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Stonewall Jackson class teaching future EMTs

Dawn Broy, left, a firefighter/EMT for Shenandoah County Fire and Rescue and an EMT instructor, shows LeAnn Clifford, 18, of Fort Valley, the proper technique in rolling classroom patient, Jeremy Lonas, 17, of Mount Jackson, during a trauma assessment in an EMT class at Stonewall Jackson High School. Rich Cooley/Daily (Buy photo)

Karsten Shtanko, 18, of Edinburg, takes the blood pressure of Dana Copp, 17, of Fort Valley, during a medical assessment scenario in their EMT class at Stonewall Jackson High School. Students from all three Shenandoah County high schools can enroll and take the two-semester class. Upon successful completion they can receive their basic Emergency Medical Technician certification. Rich Cooley/Daily (Buy photo)

By Joe Beck

QUICKSBURG -- Students in Dawn Broy's classroom at Stonewall Jackson High School are learning about how to respond to life and death situations in ways that few others in their age group can.

Broy's course sets them on a path toward certification as an EMT eligible to participate as volunteer ambulance crewmembers throughout Shenandoah County and elsewhere.

The class requires students to meet three hours twice a week to learn life saving skills that go well beyond standard first aid. Some exercises involve students playing the part of EMTs encountering patients stricken with a variety of illnesses and injuries requiring emergency treatment.

This year's class is the first of its kind in county schools. Broy, a Shenandoah County firefighter and EMT, and Bill Street Jr., the department's deputy chief who helped conceive and organize the class, said they have been pleased by what they've been seeing.

"I think everything up to this point has worked well," Street said, adding, "The students seem to be very engaged and interested."

Students who successfully complete the course and a subsequent three-part certification test may be able to make a difference in helping staff local ambulance crews that have been having trouble recruiting volunteers in recent years. Street said he hopes 80 to 90 percent of the dozen or so students enrolled in the class will go on to become volunteers.

"This is one of our responses to addressing that shortage," Street said.

In the middle of one recent lesson, part of the class gathered around a boy curled up in a fetal position on the floor. They were following a script in which the EMTs try to help an injured victim of a fight.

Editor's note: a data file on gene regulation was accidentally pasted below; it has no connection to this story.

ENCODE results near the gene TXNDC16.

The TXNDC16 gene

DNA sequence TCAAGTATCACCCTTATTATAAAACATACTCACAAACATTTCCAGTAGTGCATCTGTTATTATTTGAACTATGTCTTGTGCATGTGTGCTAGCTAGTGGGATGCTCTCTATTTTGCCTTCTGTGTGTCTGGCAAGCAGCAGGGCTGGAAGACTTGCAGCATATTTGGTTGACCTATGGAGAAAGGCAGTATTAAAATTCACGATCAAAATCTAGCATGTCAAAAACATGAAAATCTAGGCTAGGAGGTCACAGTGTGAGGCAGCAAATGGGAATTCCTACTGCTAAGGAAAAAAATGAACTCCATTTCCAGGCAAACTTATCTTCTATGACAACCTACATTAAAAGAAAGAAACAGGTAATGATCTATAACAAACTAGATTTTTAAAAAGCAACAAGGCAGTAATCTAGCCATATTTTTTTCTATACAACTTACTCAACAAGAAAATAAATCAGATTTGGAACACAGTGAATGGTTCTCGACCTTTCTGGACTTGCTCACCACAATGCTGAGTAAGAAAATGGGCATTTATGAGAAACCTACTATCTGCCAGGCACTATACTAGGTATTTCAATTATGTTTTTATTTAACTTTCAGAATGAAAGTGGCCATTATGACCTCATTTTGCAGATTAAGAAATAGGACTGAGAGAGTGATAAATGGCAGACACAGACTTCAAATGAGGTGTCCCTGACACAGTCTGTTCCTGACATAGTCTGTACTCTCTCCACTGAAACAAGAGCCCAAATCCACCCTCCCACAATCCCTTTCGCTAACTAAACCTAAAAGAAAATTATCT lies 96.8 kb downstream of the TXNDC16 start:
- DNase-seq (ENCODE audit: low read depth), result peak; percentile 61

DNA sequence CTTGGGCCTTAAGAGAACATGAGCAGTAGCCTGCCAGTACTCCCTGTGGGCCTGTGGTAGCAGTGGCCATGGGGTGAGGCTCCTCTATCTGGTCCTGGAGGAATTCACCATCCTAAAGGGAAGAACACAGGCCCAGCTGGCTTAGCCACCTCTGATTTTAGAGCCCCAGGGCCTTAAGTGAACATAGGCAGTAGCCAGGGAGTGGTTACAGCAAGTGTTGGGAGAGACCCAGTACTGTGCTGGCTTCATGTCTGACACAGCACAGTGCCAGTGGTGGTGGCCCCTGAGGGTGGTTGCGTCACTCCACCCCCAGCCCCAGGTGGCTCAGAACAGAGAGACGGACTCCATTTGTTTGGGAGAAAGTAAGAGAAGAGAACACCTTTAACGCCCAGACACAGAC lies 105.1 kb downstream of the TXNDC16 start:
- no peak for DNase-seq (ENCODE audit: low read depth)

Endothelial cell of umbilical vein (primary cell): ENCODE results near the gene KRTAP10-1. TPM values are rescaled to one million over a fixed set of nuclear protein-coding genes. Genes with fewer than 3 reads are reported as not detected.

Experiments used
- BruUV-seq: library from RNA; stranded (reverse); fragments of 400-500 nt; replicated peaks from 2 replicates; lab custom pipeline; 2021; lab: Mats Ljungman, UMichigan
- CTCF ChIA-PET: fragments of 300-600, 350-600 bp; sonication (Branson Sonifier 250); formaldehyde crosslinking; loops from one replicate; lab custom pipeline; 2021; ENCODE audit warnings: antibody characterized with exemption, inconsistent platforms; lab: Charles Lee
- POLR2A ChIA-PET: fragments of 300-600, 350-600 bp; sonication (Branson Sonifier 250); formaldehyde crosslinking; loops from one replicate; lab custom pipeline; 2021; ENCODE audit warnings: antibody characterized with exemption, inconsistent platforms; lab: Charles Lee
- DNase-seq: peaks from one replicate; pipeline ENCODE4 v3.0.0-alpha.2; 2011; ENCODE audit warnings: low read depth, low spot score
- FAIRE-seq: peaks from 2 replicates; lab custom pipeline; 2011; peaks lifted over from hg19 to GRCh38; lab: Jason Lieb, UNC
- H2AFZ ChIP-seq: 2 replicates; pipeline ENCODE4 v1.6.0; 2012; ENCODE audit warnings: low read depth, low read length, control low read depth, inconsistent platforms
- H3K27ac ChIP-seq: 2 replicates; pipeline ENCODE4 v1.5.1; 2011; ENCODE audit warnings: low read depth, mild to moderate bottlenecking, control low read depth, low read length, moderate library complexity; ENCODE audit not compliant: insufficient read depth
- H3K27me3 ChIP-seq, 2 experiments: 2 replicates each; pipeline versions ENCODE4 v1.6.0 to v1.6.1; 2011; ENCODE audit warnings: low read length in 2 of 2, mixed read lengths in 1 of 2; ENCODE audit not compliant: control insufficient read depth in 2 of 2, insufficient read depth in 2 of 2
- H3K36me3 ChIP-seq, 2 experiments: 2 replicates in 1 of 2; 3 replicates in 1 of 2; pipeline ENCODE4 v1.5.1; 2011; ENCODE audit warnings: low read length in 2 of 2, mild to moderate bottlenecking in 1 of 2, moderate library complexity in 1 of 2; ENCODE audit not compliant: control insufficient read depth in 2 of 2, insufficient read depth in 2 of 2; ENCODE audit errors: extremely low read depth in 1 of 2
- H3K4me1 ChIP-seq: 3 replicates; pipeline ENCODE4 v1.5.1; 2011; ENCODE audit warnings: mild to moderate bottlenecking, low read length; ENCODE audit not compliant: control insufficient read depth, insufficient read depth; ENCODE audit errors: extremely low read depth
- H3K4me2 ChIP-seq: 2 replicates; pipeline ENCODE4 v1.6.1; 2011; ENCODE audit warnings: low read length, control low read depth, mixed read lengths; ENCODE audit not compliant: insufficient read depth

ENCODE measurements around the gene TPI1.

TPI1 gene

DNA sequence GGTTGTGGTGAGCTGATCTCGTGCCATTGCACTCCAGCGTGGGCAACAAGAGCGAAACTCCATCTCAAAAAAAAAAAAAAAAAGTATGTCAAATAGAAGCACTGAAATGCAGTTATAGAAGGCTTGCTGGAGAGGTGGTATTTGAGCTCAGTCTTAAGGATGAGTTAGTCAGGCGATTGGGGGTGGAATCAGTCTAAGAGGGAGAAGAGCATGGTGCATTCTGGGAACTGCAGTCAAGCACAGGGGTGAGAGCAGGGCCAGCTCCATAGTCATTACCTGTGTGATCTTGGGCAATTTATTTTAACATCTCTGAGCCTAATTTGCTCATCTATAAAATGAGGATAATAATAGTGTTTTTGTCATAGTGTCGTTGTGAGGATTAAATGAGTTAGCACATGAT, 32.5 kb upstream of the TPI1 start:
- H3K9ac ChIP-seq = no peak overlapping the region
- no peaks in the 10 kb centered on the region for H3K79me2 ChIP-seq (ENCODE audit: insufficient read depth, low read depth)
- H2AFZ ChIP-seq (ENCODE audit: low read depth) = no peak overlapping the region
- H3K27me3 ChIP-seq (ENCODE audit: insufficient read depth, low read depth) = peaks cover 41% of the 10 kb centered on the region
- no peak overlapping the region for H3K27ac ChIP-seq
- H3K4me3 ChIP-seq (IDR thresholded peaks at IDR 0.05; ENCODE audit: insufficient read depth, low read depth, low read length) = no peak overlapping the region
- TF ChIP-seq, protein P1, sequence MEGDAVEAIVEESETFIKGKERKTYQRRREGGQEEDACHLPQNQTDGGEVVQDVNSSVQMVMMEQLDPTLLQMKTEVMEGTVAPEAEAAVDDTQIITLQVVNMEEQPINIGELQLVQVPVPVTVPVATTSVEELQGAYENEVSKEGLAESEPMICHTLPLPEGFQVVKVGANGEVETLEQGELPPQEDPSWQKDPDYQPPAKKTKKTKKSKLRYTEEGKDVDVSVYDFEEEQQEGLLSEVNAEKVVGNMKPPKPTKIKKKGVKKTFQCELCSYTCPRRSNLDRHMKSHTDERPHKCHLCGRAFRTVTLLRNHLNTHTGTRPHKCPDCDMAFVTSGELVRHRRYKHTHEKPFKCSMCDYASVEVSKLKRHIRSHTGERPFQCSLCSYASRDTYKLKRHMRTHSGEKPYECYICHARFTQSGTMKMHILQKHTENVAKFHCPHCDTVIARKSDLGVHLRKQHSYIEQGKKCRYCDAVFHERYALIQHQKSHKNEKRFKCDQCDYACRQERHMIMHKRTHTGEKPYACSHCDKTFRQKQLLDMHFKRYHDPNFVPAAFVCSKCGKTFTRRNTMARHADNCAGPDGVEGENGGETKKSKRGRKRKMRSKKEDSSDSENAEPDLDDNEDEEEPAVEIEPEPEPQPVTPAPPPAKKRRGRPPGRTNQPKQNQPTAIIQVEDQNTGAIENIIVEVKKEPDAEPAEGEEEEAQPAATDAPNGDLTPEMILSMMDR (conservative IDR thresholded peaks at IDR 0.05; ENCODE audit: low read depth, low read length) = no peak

"You want to make sure he's got a pulse," Broy instructed the students. "Does he have any lacerations? Is he bleeding out? Check his skin. Is it warm, pink and dry?"

The class is a combination of hands-on training, textbook instruction and experiences with mentors at local fire and rescue companies throughout the county. The lessons require the students to think about how they would react in life and death situations fraught with dramatic tension and uncertainty.

Broy, who also teaches an evening EMT class in Edinburg, said the class has been rewarding for her and the students, especially in the progress she has seen since the beginning of the school year.

"The biggest change I see is improved maturity," Broy said of the students. "I think they quickly realize this is a serious course. It's not something they can go into lightly."

The students come from all three high schools in the county. Street said his department enlisted the schools' guidance departments for help in marketing the program and recruiting the first class of students. The applicants' academic, discipline and attendance records were considered before they were allowed to enroll. They were also required to be at least 16 years old and have their parents' permission.

No other courses or experience were required to enroll, but Street said no one should underestimate the course's rigor.

"I think academically most of the students will tell you this class is as challenging as anything they have encountered," Street said.

Several students have volunteered to help with non-emergency tasks around county fire and rescue companies in addition to their participation in the mentoring part of the class.

"I'm starting to see these folks more and more on operational crews we have staffed," Street said.

"They're learning a trade. They're learning a profession," Broy said. "But they're also getting involved in their community."

Contact staff writer Joe Beck at 540-465-5137 ext. 142, or jbeck@nvdaily.com

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